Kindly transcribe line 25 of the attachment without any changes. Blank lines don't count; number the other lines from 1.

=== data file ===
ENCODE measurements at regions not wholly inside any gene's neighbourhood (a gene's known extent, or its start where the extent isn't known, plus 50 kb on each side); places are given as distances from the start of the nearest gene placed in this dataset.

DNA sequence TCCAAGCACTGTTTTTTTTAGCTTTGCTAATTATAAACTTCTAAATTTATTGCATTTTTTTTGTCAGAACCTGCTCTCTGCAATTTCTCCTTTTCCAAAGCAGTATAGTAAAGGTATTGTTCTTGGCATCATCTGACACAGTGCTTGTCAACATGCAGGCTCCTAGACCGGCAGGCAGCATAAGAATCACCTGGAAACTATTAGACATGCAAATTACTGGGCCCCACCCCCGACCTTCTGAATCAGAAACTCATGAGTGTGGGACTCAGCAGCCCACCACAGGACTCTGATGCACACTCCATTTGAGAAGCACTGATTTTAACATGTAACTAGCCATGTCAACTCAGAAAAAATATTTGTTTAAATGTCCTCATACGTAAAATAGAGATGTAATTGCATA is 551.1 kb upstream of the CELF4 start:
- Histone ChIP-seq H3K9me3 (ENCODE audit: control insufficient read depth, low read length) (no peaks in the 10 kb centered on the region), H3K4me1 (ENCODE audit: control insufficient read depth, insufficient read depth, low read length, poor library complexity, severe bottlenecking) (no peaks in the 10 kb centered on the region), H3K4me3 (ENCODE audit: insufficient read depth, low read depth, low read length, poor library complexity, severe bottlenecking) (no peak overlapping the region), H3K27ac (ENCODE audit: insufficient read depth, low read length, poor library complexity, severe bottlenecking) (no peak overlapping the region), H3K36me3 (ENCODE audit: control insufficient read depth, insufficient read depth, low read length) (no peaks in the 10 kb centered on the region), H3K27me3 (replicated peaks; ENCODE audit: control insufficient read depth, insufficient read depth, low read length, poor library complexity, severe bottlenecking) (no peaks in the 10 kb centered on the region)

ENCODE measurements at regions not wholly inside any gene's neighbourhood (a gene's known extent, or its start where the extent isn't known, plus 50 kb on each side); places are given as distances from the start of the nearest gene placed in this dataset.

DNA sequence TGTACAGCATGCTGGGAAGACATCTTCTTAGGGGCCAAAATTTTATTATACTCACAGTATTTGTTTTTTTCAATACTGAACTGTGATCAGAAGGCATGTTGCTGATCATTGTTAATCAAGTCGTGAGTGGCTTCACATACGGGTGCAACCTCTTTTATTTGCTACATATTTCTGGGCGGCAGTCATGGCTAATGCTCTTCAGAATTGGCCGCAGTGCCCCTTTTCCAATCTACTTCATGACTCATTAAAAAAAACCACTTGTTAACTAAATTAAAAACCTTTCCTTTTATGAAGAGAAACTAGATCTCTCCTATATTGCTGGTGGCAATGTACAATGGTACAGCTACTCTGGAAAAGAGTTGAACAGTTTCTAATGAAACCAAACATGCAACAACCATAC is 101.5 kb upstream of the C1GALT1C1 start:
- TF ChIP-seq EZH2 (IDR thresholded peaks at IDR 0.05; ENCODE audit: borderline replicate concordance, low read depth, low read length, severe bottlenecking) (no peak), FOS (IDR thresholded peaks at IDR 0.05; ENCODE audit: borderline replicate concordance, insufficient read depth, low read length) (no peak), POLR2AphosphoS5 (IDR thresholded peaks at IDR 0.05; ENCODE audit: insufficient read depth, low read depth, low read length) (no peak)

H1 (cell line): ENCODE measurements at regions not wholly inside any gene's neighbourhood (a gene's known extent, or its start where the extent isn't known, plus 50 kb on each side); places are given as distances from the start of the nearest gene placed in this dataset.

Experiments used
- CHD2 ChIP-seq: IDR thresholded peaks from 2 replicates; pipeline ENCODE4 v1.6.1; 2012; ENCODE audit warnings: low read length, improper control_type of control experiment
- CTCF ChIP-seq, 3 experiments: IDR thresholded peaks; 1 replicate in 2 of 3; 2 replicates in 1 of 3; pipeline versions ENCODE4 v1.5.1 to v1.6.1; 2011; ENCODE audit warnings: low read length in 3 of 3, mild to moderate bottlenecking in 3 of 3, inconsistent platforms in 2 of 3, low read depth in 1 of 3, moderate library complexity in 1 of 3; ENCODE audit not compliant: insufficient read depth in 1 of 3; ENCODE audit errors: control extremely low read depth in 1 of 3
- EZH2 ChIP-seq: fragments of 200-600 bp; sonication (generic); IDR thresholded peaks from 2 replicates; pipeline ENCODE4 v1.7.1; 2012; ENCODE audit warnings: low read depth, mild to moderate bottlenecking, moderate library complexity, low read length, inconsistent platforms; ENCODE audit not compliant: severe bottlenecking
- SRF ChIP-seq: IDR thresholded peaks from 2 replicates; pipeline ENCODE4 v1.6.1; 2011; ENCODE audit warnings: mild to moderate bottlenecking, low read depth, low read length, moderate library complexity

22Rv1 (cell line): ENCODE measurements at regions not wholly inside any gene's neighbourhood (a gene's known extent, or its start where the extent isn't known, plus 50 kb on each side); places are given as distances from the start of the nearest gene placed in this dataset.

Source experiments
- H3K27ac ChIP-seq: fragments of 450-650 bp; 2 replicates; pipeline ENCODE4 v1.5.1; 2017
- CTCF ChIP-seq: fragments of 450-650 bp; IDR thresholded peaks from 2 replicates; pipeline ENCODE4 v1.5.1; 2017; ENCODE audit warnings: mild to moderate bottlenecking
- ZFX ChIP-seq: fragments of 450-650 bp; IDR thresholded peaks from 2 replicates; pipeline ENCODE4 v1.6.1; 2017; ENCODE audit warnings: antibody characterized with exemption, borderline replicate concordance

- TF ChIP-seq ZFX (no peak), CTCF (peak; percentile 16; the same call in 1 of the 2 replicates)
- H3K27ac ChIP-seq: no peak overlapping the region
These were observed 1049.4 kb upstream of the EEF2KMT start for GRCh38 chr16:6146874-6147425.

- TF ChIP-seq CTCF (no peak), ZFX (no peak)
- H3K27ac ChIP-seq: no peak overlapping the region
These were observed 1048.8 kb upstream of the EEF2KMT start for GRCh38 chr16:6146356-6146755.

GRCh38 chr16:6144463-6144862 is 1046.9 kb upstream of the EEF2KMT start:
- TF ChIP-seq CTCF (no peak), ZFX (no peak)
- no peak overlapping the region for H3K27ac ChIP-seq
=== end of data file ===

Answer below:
- TF ChIP-seq CTCF (no peak), ZFX (no peak)